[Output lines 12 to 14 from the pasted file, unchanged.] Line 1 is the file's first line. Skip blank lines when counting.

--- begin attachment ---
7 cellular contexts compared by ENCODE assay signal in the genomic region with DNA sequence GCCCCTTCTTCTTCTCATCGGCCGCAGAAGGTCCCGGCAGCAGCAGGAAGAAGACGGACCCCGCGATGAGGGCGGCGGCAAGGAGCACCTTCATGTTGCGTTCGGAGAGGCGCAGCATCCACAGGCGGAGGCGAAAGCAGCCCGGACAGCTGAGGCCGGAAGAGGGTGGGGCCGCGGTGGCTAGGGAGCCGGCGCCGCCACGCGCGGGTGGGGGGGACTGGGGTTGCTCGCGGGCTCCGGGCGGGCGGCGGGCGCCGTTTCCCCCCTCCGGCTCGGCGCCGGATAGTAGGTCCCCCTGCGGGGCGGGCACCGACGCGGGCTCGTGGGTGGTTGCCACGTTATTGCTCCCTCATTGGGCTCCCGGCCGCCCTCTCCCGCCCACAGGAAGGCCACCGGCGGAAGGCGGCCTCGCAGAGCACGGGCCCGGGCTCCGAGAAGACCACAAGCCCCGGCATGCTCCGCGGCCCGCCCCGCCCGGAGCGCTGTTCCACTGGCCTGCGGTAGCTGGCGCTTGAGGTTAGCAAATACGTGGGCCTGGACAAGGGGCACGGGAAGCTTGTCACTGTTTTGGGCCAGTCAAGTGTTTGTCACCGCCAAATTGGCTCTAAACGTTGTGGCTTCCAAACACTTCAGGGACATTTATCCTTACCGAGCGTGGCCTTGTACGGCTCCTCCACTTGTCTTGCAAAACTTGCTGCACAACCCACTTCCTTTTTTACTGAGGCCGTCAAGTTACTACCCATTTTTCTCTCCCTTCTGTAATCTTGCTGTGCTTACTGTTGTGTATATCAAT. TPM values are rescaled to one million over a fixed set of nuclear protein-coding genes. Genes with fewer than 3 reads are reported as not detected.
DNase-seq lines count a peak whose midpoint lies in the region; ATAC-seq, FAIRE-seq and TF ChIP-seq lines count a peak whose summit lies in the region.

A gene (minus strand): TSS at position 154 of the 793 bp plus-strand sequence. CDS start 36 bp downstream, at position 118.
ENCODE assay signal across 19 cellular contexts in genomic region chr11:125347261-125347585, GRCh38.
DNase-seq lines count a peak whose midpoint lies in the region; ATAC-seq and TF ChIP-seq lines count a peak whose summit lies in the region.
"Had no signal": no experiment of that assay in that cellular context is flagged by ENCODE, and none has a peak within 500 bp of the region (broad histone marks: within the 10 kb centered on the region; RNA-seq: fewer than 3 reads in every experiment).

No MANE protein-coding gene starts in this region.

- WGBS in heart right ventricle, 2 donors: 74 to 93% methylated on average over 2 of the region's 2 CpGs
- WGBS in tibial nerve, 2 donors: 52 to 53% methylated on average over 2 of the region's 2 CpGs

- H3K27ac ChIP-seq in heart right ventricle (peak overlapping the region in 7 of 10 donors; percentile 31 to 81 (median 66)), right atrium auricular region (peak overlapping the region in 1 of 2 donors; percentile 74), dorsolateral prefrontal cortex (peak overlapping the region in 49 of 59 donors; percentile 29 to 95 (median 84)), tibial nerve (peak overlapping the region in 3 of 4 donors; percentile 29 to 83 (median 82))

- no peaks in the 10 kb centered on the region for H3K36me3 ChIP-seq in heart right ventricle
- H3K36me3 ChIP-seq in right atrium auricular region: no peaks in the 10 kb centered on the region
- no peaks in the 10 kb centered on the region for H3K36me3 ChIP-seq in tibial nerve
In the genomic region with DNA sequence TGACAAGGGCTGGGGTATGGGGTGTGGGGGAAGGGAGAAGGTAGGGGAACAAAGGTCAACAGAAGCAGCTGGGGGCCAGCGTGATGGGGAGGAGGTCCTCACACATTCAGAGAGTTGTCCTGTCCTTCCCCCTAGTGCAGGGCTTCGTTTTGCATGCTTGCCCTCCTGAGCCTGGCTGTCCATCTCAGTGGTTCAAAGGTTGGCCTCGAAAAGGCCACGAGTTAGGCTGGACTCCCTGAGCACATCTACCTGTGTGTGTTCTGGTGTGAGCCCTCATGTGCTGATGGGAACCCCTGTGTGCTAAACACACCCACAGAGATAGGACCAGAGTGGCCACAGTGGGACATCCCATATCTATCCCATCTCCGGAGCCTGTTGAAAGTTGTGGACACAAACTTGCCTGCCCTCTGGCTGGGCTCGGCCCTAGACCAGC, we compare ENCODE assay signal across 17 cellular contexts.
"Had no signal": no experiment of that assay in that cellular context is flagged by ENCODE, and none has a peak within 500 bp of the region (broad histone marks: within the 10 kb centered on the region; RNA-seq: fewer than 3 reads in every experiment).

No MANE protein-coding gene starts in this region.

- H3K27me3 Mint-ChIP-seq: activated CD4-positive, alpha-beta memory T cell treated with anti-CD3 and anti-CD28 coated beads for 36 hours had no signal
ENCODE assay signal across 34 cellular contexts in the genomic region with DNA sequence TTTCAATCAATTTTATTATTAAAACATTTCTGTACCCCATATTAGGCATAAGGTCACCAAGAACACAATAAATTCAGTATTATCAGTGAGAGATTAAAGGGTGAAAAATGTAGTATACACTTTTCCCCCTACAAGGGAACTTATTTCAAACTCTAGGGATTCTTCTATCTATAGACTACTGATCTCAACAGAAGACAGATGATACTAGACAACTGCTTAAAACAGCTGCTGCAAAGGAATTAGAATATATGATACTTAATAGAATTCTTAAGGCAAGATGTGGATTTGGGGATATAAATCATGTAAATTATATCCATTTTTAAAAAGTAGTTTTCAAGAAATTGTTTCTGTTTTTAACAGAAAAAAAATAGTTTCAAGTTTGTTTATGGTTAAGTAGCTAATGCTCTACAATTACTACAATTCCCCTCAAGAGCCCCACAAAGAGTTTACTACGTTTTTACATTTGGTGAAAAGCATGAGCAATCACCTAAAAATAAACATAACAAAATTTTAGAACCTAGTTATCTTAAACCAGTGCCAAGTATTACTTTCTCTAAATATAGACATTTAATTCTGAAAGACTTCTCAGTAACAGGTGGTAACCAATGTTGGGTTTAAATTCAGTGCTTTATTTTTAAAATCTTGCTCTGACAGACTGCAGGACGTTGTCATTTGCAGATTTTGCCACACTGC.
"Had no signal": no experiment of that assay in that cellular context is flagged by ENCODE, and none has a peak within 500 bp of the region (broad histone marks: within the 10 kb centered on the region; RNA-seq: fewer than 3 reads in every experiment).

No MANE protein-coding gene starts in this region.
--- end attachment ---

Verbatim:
- H3K36me3 ChIP-seq in right atrium auricular region: no peaks in the 10 kb centered on the region
- no peaks in the 10 kb centered on the region for H3K36me3 ChIP-seq in tibial nerve
In the genomic region with DNA sequence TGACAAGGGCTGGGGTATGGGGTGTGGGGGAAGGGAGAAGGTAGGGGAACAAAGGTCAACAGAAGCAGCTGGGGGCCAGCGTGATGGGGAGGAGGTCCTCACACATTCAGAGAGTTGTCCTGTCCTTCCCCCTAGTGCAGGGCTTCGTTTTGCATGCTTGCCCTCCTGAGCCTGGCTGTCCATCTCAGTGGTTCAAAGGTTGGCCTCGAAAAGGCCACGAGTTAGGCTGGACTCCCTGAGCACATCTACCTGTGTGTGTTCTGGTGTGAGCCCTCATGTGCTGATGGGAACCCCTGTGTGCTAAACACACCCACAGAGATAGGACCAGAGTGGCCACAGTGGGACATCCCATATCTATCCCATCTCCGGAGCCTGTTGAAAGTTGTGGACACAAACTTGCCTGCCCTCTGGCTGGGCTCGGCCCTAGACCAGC, we compare ENCODE assay signal across 17 cellular contexts.